What a horrible and repugnant history the CIA - which, one must always bear in mind, is the HANDMAIDEN to the elites - has with drug trafficking! It reads like a history of the Mafia. Kornbluh traces that history:
"'In my 30year history in the Drug Enforcement Administration and related agencies, the major targets of my investigations almost invariably turned out to be working for the CIA'. This is what Dennis Dayle, former chief of an elite DEA enforcement unit says. The CIA has had a long and virtually continuous involvement with drug trafficking since the end of World War II.
1947 to 1951, France
"CIA arms, money, and disinformation enabled Corsican criminal syndicates in Marseilles to wrest control of labor unions from the Communist Party. The Corsicans gained political influence and control over the docks - an ideal situation for the CIA in cementing a long-term partnership with Mafia drug distributors which turned Marseilles into the postwar heroin capital of the Western world. Marseilles' first heroin laboratories were opened in 1951, only months after the Corsicans took over the waterfront.
Early 1950s, Southeast Asia
"The Nationalist Chinese army, organized by the CIA to wage war against Communist China, became the opium baron of The Golden Triangle (parts of Burma, Thailand, and Laos), the world's largest source of opium and heroin. Air America, the CIA's principal proprietary airline, flew the drugs all over Southeast Asia.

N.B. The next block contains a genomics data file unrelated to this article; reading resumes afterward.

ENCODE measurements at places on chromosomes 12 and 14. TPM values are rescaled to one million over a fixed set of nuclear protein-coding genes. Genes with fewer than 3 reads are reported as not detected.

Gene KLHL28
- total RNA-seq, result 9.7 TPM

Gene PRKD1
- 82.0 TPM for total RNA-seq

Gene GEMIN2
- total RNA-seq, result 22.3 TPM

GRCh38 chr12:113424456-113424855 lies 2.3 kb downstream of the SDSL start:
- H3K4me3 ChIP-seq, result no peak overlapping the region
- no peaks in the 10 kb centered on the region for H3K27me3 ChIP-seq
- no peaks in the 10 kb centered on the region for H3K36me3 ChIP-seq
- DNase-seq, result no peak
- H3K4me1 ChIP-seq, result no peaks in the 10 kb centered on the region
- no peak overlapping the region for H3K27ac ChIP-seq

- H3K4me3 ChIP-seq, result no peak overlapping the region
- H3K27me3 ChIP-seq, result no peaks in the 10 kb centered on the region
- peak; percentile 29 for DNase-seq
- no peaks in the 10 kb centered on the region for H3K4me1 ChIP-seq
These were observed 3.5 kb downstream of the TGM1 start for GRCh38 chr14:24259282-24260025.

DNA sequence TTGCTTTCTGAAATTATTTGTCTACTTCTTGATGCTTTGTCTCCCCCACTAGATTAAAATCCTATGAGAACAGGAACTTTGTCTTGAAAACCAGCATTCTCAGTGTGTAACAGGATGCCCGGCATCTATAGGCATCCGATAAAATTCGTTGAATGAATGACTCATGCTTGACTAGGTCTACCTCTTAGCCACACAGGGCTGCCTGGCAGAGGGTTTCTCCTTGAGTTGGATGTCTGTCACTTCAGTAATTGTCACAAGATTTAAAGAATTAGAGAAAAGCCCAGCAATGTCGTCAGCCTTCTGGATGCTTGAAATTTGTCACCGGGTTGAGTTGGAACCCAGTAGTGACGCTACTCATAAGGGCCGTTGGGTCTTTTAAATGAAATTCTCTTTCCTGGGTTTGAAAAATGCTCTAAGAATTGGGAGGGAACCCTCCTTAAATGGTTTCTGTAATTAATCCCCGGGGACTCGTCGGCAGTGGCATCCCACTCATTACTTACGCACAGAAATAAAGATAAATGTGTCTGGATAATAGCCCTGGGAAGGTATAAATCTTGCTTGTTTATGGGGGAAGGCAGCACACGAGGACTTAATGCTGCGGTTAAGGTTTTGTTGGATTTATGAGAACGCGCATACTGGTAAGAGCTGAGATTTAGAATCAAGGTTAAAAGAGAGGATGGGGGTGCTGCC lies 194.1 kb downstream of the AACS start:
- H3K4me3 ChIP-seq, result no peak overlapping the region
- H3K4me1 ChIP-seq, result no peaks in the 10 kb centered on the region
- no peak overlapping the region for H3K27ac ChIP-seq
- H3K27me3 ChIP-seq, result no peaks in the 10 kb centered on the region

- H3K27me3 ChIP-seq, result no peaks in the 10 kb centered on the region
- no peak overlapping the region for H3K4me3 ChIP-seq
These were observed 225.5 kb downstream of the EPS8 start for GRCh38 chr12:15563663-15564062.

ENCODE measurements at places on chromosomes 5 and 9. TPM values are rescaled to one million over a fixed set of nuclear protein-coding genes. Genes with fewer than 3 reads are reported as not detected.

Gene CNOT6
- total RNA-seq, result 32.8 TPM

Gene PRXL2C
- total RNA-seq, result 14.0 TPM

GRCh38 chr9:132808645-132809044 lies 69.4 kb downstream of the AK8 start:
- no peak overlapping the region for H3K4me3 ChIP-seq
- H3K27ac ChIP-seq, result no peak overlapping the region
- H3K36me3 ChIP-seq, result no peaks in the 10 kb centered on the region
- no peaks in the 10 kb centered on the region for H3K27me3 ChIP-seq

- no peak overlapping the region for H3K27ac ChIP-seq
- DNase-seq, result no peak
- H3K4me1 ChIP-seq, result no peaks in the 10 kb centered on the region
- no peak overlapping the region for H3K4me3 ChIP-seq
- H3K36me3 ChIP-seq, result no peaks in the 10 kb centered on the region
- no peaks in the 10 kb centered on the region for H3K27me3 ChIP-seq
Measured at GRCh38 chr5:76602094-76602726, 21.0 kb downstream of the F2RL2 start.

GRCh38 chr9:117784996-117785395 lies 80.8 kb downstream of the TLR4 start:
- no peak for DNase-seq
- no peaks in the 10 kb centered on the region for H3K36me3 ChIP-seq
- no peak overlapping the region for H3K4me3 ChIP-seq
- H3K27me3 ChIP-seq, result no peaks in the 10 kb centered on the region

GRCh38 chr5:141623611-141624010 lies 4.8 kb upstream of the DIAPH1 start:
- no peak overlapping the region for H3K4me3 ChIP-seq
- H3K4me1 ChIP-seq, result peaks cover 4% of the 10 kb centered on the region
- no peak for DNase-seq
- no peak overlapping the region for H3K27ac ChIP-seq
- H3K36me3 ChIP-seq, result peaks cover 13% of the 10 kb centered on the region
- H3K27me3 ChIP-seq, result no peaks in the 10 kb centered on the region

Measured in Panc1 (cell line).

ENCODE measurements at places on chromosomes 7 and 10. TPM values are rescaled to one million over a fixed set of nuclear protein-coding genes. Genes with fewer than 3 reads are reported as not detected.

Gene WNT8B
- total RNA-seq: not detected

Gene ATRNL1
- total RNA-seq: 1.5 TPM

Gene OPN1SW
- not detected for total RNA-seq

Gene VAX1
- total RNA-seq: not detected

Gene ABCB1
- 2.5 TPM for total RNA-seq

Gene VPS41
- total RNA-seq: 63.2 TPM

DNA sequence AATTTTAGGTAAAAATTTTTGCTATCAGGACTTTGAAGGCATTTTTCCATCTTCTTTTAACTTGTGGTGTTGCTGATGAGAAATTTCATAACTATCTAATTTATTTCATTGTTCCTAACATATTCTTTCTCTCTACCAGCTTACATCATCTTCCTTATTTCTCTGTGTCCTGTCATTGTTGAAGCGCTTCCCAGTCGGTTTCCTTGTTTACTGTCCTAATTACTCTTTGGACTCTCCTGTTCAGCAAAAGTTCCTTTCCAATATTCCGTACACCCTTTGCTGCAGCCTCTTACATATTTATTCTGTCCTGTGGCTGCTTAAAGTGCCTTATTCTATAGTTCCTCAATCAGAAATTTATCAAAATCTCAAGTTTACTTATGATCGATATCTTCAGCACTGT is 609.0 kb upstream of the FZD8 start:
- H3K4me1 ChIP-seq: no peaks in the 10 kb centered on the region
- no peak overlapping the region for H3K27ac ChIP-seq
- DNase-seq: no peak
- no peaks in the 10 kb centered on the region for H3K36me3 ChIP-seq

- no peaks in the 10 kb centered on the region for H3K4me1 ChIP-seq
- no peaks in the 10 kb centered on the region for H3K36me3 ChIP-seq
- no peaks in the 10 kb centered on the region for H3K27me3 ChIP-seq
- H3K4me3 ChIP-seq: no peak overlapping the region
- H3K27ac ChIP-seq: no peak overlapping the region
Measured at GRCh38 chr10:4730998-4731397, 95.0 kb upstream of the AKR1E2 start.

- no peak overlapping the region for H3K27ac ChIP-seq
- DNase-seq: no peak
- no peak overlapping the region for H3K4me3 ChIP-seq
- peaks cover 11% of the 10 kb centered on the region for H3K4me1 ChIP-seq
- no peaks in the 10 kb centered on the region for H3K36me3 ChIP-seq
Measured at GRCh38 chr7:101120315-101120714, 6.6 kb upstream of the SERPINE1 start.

1950s to early 1970s, Indochina
"During U.S. military involvement in Laos and other parts of Indochina, Air America flew opium and heroin throughout the area. Many GI's in Vietnam became addicts. A laboratory built at CIA headquarters in northern Laos was used to refine heroin. After a decade of American military intervention, Southeast Asia had become the source of 70 percent of the world's illicit opium and the major supplier of raw materials for America's booming heroin market.
1973 to 1980, Australia
"The Nugan Hand Bank of Sydney (which the Bush family was involved with - please see our article, "A Woman Riding the Beast Going Forth Conquering and to Conquer") was a CIA bank in all but name. Among its officers were a network of U.S. generals, admirals and CIA men, including former CIA Director William Colby, who was also one of its lawyers. With branches in Saudi Arabia, Europe, Southeast Asia, South America and the U.S., Nugan Hand Bank financed drug trafficking, money laundering and international arms dealing. In 1980, amidst several mysterious deaths, the bank collapsed, $50 million in debt.
1970s and 1980s, Panama